This ongoing saga of Ötzi the Iceman fascinates me. I first learned of him from Radiolab a few years ago, but turns out we keep learning more about this mythic Italian mummy:
The more scientists learn, the more recognizable the Iceman becomes. He was 5 feet 5 inches tall (about average height for his time), weighed 110 pounds, had brown eyes and shoulder-length, dark brown hair, and a size 7½ foot. He was about 45, give or take six years, respectably old for the late Neolithic age — but still in his prime.
Still kinda blown away science can figure this stuff out:
From examining traces of pollen in his digestive tract, scientists were able to place the date of Ötzi’s death at sometime in late spring or early summer. In his last two days, they found, he consumed three distinct meals and walked from an elevation of about 6,500 feet, down to the valley floor and then up into the mountains again, where he was found at the crime site, 10,500 feet up.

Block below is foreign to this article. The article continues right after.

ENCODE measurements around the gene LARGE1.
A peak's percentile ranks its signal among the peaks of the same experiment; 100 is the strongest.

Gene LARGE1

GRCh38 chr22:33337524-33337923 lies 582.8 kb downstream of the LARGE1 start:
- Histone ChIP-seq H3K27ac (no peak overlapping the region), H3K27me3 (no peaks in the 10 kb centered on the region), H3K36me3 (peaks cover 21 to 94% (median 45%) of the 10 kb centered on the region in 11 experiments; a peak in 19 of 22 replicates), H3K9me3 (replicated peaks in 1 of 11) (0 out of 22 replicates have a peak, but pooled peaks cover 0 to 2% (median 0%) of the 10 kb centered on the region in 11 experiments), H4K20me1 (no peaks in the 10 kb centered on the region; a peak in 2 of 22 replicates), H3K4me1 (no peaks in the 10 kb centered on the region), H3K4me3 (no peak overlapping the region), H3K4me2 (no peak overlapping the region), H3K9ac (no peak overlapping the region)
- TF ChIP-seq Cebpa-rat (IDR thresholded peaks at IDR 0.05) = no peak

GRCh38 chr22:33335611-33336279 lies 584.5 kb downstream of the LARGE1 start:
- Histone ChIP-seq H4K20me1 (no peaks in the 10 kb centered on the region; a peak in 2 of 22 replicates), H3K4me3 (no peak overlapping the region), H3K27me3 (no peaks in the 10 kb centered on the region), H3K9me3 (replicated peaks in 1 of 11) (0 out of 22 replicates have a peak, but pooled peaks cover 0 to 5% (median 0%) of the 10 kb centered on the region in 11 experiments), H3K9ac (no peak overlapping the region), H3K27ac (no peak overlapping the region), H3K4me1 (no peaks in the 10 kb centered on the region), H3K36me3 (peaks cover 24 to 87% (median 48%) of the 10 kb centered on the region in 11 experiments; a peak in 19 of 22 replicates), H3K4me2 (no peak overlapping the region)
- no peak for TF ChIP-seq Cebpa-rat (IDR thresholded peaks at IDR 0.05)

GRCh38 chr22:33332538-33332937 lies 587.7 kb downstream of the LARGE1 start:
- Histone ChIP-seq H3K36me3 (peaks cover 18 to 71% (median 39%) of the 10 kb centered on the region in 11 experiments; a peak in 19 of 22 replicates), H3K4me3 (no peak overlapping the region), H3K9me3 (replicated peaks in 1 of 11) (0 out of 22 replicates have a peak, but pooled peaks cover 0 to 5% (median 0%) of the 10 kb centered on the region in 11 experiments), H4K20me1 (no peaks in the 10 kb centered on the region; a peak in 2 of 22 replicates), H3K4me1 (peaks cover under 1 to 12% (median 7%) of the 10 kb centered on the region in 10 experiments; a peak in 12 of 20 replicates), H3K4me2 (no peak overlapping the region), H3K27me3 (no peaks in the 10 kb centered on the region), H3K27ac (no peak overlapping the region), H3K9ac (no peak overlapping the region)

More to come, I hope.
Radiolab has produced another winner in their “An Ice-Cold Case” episode, an illuminating portrait of Ötzi, a 5000-year-old natural mummy discovered in the Italian Alps in 1991. The details scientists have been able to ascertain about this mountain man are astounding. Radiolab, as usual, brings the story alive, telling what we know of Ötzi’s life and death, down to the meal he had before he died. I find it fascinating to imagine the life this mysterious “Iceman” lived before he died alone on a mountain and was mummified by the ebb and flow of ice and snow over millennia. That he didn’t decay like every other carcass, and instead lives among us now as an avatar for a primordial age, is a peculiar miracle that I’m glad to have heard from Radiolab — a crew that seems to delight in the many peculiar miracles around us.